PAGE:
By Nigel Taylor, Visiting Industry Fellow Centre for Brexit Studies
The impasse over the North/South border in Ireland is well documented. Where the UK is looking to strike out and create new trade deals post-Brexit, the reality of moving goods and people through the Republic of Ireland/Northern Ireland border suggests a metaphorical anchor. The EU has been quick to point this out, after all, how can they protect the integrity of the single market without border controls? The UK in riposte has suggested a combination of regulatory alignment and technology to meet the EU’s requirements.
The proposal of a ‘frictionless smart border’ has been met with doubt and disbelief, with many citing this has never been done before. The truth is, it hasn’t, but that does not mean we shouldn’t.
Perhaps the disparity in thinking is revealed in the EU’s proposal for a backstop. Ignoring the political ramifications of the proposal, the trade facilitation elements reveal the EU’s mindset. Perhaps provocatively, the backstop’s trade facilitation proposal includes ‘third country’ checks on goods, but ‘conveniently’ away from the border; on-premises, in ports and airports, on ships and ferries, or even in the marketplace. It suggests a world of paper and people, of bureaucracy and burden.
As a technologist and futurist, this is not the world I live in. In my paper ‘The Republic of Ireland & Northern Ireland: Technology Enablement for a Frictionless Smart Border’, I address some of the issues facing post-Brexit trade facilitation between the UK and EU, and where technology can help now and in the future.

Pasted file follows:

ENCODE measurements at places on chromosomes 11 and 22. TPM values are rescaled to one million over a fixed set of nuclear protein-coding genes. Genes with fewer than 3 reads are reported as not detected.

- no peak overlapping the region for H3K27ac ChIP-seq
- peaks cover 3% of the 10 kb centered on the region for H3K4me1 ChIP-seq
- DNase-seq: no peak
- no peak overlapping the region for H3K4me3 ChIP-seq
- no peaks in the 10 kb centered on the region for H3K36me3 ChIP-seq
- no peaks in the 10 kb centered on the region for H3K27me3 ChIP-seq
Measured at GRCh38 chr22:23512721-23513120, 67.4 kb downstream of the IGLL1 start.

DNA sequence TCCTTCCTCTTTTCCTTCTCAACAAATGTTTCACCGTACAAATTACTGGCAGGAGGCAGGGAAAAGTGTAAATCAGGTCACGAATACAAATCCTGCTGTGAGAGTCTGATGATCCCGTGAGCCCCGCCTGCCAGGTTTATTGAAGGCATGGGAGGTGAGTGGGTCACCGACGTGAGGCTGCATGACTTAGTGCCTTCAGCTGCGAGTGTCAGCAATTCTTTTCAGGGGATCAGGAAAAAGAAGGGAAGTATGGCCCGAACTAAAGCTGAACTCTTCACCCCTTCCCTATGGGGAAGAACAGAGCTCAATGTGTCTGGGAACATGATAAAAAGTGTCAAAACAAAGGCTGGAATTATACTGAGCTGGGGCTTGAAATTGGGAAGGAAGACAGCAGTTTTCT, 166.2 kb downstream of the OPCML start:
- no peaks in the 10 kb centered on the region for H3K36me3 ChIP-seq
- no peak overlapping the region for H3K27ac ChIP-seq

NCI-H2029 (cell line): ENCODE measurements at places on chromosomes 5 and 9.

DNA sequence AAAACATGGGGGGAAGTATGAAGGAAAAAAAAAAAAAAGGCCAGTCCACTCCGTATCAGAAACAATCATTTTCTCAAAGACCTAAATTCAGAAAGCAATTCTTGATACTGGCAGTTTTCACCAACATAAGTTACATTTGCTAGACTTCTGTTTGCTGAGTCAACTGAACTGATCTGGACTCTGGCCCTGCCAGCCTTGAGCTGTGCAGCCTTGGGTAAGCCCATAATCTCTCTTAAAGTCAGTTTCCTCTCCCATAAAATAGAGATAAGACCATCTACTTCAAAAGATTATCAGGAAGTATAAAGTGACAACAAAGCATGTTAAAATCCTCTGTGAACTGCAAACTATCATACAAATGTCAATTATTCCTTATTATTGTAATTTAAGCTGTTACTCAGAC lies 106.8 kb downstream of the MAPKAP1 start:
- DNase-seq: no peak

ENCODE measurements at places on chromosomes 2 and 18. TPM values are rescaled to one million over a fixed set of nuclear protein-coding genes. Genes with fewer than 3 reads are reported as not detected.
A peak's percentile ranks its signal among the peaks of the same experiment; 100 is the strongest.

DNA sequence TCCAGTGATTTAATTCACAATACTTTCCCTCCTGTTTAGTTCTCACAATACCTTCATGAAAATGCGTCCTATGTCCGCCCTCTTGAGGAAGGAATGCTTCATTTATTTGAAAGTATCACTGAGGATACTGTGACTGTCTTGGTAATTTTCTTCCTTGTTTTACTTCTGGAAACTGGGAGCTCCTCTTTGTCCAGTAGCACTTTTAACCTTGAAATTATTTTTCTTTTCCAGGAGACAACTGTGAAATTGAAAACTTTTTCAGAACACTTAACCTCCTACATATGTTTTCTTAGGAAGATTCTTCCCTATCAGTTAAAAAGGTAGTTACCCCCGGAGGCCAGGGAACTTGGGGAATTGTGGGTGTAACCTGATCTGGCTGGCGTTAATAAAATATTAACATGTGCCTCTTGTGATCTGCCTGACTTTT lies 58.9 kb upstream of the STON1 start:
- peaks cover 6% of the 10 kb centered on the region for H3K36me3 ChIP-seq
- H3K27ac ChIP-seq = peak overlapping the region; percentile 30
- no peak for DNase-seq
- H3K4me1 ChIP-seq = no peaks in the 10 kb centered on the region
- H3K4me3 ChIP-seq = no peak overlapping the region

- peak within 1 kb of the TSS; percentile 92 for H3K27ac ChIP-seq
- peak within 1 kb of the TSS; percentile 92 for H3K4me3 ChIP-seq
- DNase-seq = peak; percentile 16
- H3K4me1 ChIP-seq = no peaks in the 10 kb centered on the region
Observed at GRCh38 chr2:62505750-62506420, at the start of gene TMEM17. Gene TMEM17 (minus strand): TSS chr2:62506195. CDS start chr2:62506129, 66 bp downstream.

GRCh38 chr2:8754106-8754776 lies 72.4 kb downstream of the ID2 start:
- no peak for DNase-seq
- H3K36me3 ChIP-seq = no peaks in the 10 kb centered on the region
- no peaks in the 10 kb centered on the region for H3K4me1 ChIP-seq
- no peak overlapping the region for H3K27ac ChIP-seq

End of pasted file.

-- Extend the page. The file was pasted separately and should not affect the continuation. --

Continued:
The crux of the issue is simple; the situation is unique. No country has yet divested itself from the EU therefore everything we face is new. What is the best way to address this challenge?
Considering the assumed desire for EU companies to retain access to the UK market, the political desire to create a soft border between Ireland and Northern Ireland, the UK’s starting position of regulatory equivalence with the EU and the availability of technology solutions to underpin the required bureaucracy, then a frictionless smart border is achievable.
Anyone who has a basic understanding of the internet of things (IoT), business networks and regulation technology, understands that not only is this achievable but it is highly probable – as a lot of it is happening right now. A flat-out refusal to incorporate technology into any modern trade facilitation agreement only reveals government’s willingness to stifle trade, not facilitate it. The time has come to stop playing politics, and to start playing trade.